Scaffolding Safety in Construction

Around 65% of the construction industry work on scaffolds and experience 4,500 injuries and 60 fatalities annually in the United States alone. To prevent these staggering statistics from reocurring better safety inspections, training and controls are needed.

There are three things to remember to ensure scaffolding safety:

  1. The scaffold must be built under the supervision of a competent person;
  2. Workers must be trained by a qualified person before they use the scaffold; and
  3. The scaffold and its components should be checked by a competent person and properly tagged before the start of the shift to ensure its integrity and safety.

This article covers who are competent and qualified persons, the basic Do’s and Don’ts of scaffolding safety, usage of scaffold tags, and also includes free scaffold safety checklists to help you implement safety in your workplace using iAuditor - the world’s #1 inspection app.

Competent and Qualified Person

According to OSHA, a competent person is "one who is capable of identifying existing and predictable hazards in the surroundings or working conditions, which are unsanitary, hazardous to employees, and who has authorization to take prompt corrective measures to eliminate them." This is typically someone who holds a scaffolding high-risk work license.

While a qualified person is one who “has successfully demonstrated his/her ability to solve or resolve problems related to the subject matter, the work, or the project." A qualified person has the right background such as education or degree in designing safe scaffolding, for example this could be someone from the scaffold manufacturer or trained scaffold engineer.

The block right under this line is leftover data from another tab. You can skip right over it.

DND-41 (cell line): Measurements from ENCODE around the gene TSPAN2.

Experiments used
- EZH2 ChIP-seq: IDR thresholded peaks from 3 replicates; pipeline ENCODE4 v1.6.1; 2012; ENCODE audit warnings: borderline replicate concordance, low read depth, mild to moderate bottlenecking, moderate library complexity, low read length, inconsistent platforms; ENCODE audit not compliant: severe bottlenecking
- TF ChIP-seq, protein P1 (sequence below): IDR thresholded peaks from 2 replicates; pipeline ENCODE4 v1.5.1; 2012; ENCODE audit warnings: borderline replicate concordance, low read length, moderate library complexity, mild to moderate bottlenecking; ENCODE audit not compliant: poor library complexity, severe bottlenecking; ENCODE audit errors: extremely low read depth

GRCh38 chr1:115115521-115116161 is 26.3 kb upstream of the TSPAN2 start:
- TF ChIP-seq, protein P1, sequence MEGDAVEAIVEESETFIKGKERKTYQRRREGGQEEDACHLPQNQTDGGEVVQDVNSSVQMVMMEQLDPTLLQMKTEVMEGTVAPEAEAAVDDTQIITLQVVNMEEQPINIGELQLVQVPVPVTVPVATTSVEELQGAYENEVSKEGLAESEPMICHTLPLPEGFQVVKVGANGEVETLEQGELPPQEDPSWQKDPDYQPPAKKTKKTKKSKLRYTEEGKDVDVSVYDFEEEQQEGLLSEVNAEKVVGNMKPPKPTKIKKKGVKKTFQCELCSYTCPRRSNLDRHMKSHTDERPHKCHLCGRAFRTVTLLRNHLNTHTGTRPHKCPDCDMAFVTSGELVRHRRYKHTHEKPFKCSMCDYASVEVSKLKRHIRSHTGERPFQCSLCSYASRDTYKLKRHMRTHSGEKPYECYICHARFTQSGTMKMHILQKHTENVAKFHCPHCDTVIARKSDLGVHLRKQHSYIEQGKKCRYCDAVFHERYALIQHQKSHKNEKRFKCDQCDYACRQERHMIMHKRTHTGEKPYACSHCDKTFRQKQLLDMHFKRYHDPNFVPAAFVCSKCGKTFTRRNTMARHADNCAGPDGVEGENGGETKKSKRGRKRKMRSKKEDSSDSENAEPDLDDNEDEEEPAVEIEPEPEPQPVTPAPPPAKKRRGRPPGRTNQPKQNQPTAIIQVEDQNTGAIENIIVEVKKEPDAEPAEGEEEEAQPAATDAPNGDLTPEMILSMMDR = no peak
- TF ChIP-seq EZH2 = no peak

The Bureau of Labor Statistics cites that 72% of scaffold injuries were due to scaffold planking or support giving way, slips, or falling objects. With regular inspections performed by a competent person, adequate scaffold safety training provided by a qualified person, and compliance with local regulatory standards, these dangers can be controlled.

Basic Scaffolding Safety Do’s and Don’ts

scaffold image

Here’s a simple guide you can follow to control the hazards when working on a scaffold:

DO's:

  1. Inspect the scaffold using a checklist or mobile inspection app before the work shift and ensure it is safe and in proper working order.
  2. Provide proper training.
  3. Have a toolbox talk before beginning work.
  4. Wear appropriate PPE.
  5. Always check inspection tags.
  6. Know the weight capacity of the scaffold.
  7. Have a handhold above the scaffold platform.
  8. Level the scaffold after each move. Do not extend adjusting leg screws more than 12 inches.
  9. Use your safety belts and lanyards when working on scaffolding at a height of 10 feet or more above ground level. Attach the lanyard to a secure member of the scaffold.
  10. Safely use the ladder when climbing the cross braces for access to the scaffold.
  11. Keep both feet on the decking.
  12. Stay off scaffold during loading or unloading.
  13. Ensure planking is overlapping or secured from movement.
  14. Follow the manufacturer's instructions when erecting the scaffold, under the direct supervision of a competent person.
  15. Be mindful of coworkers working above and below you at all times, as well as others working on the scaffold.